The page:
'The Last of Us' Developers Discuss Realistic Kissing, Queer Fridging, More
We spoke with 'The Last of Us Part II' creative director Neil Druckmann and co-writer Halley Gross on THAT KISS and the demo's implications about violence.
All images courtesy Sony
During E3 2018, on Sony’s big stage, I saw something I never thought I’d see in a massive blockbuster game: something that looked like realistic, happy queer romance.
We talked about it a bit during our E3 podcast, but the demo for The Last of Us Part II starts off with a scene where Ellie—the protagonist of the new game, after her turn in the first—shares a sweet, sexy, realistically bumbling dance and kiss with Dina, another major character in the story.
In the scene, we cut from a cinematic featuring the best kiss I’ve ever seen in a game to a gameplay segment that is everything the cutscene is not: a grimy, brutal sequence with plenty of intense stealth and nasty killings, as Ellie makes her way through a stage of bad guys who all want her dead.
Then, as the demo ends, it cuts in on the end of the kiss, with a blushing, smiling couple, and a smash cut to the game’s logo.
Listen to our thoughts on the Last of Us Part II demo on Waypoint Radio right here. Article continues below.
I had the opportunity to speak with the game’s creative director, Neil Druckmann, and co-writer Halley Gross, on creating that scene—including all the new tech that went into making that kiss play so well—and their decision to place a romantic scene and a brutally violent one so close together in the demo.
Naughty Dog has had a very busy couple of years, with the release of Uncharted 4, Uncharted: The Lost Legacy, and now, the sequel to one of the most highly regarded Playstation games when The Last of Us Part II lands.
I'd like to note, as with all things we write about the studio, we don't condone the company's mishandling of sexual misconduct allegations. Briefly, an employee claimed that he was routinely sexually harassed by a lead at Naughty Dog, and was fired for speaking up to HR about his harassment. Sony and Naughty Dog followed up with a statement that left a great deal to be desired, as Patrick wrote last October when the story broke: "Naughty Dog's response hardly seemed like an lengthy investigation into the accusations, which would have taken more than a weekend to properly vet. Whether a full investigation will take place is unclear." So far as we know, no such investigation has taken place.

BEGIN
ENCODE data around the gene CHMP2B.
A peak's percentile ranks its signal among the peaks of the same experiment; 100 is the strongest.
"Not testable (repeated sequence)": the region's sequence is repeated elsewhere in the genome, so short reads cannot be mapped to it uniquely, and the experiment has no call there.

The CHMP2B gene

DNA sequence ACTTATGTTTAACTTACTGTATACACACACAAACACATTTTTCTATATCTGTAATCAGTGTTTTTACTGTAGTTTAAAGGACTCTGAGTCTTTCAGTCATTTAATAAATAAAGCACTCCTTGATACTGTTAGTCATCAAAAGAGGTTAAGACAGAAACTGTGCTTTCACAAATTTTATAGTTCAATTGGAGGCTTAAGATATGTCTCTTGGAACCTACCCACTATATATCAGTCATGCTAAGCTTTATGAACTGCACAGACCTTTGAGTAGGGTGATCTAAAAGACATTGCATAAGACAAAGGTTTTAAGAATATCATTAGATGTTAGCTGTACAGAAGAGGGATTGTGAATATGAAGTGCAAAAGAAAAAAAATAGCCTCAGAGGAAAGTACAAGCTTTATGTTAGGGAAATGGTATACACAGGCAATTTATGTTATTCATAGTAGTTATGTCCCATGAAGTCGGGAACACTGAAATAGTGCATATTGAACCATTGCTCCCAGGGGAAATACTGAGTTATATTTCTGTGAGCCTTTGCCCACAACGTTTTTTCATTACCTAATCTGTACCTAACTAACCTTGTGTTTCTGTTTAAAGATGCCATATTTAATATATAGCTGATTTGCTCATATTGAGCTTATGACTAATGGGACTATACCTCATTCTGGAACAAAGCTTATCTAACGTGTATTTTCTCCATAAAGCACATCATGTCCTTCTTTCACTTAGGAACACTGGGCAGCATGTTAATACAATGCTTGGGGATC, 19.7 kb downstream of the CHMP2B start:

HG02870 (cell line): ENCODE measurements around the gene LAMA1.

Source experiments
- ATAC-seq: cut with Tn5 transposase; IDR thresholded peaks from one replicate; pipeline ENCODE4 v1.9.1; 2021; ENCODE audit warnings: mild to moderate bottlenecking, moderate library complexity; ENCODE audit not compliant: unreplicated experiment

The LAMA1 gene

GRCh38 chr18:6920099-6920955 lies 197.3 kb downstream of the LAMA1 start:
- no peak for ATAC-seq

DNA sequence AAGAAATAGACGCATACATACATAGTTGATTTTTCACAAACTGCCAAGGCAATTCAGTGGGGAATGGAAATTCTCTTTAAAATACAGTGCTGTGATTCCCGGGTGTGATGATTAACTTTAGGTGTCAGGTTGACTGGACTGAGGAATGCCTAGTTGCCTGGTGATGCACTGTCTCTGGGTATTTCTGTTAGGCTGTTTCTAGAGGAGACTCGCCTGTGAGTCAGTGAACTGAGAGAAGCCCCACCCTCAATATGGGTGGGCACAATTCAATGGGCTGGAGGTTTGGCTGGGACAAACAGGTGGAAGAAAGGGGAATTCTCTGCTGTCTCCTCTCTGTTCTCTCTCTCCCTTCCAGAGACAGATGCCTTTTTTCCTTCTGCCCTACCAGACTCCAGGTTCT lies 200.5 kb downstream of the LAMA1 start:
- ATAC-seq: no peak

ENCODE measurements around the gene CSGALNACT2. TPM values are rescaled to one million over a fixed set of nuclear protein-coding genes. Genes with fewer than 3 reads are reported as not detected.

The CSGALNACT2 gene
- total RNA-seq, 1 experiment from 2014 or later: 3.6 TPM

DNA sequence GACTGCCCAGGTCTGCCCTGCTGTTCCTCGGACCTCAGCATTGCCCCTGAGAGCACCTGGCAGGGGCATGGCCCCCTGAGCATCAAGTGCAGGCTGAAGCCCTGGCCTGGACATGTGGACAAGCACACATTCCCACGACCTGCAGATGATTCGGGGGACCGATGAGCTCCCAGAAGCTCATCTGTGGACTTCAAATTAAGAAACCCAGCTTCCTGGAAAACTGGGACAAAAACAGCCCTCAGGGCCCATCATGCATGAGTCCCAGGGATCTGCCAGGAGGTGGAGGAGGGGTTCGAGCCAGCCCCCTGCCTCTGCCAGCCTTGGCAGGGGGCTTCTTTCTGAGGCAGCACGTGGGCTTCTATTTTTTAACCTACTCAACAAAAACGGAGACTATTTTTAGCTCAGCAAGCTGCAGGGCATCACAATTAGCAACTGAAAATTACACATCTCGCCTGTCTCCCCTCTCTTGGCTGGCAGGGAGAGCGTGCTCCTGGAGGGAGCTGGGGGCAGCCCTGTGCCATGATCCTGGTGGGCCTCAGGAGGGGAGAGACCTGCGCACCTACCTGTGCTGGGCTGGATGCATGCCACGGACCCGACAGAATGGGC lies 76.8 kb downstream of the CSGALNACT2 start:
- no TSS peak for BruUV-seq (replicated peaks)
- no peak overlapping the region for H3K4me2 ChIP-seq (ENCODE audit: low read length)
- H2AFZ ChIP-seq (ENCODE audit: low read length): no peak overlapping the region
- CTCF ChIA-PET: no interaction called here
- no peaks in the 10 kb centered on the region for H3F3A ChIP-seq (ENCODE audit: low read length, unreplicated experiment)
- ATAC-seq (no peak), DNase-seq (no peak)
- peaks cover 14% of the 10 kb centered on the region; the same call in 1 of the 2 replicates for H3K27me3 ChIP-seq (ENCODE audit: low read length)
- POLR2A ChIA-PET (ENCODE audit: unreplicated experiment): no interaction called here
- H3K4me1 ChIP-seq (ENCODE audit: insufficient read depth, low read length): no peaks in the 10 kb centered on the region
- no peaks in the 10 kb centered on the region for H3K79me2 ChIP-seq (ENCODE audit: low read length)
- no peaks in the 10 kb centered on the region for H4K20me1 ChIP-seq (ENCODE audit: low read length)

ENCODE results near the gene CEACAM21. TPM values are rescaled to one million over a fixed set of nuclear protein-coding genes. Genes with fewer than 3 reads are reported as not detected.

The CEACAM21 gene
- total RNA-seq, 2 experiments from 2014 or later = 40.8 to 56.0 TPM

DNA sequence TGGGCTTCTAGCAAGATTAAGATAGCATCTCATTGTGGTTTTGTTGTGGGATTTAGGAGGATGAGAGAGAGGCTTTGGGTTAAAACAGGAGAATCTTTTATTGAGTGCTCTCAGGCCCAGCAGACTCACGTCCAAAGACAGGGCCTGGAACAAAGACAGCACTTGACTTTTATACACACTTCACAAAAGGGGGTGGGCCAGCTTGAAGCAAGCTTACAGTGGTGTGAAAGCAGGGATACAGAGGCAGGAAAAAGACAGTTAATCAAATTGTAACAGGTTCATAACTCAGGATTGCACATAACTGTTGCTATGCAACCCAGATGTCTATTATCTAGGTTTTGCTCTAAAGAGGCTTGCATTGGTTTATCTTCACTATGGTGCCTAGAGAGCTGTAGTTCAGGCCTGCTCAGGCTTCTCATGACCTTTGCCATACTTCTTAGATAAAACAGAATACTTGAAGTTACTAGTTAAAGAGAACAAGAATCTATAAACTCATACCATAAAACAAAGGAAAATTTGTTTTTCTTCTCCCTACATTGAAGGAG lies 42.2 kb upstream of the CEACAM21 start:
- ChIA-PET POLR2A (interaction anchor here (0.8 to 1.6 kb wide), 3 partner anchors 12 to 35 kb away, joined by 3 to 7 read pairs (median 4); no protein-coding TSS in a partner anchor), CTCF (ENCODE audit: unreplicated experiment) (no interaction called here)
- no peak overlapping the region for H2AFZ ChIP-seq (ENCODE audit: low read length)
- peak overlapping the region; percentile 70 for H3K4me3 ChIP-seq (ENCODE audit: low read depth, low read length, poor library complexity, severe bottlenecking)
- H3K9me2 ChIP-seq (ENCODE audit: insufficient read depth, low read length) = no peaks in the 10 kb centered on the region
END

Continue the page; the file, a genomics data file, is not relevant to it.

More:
I didn't speak to the team about those allegations in this sitting.
This interview has been lightly edited for clarity and length.
Waypoint: How was the response from the trailer?
Neil Druckmann, creative director: I didn’t get to dive in too deep, and I’m trying not to dive too deep [Gross laughs], but it seems to be positive, it seems to be a really good reaction. There’s some weird homophobic stuff that I don’t care for.
Halley Gross, co-writer: It’s exciting to have it out there!
So, I’m outwardly queer, I got excited about the trailer, tweeted about it, etc. It’s a really big deal, to be at E3, to have queer women kissing be the first thing Sony shows at its big press event, and this feels like planting a flag in a way. What went into that decision to really make this part of her character and the decision to make this part of the demo itself?
Druckmann: When E3 comes up, we try to figure out which slice of the game—what would be an interesting thing for people to come away with? We’re trying, in a very short amount of time, to convey all these different things. The aesthetics of the game, how it plays, the emotional tone that we’re after.
As far as owning who Ellie is, that was a no brainer. In Left Behind, we established that she’s gay. And it felt like, if she’s going to be 19, and lives in a somewhat safe community, of course she would pursue romance. So, we’ve always wanted to explore that. And then, juxtaposing those two elements of seeing Ellie—awkward and hopeful and shy and happy! The happiest we’ve ever seen her.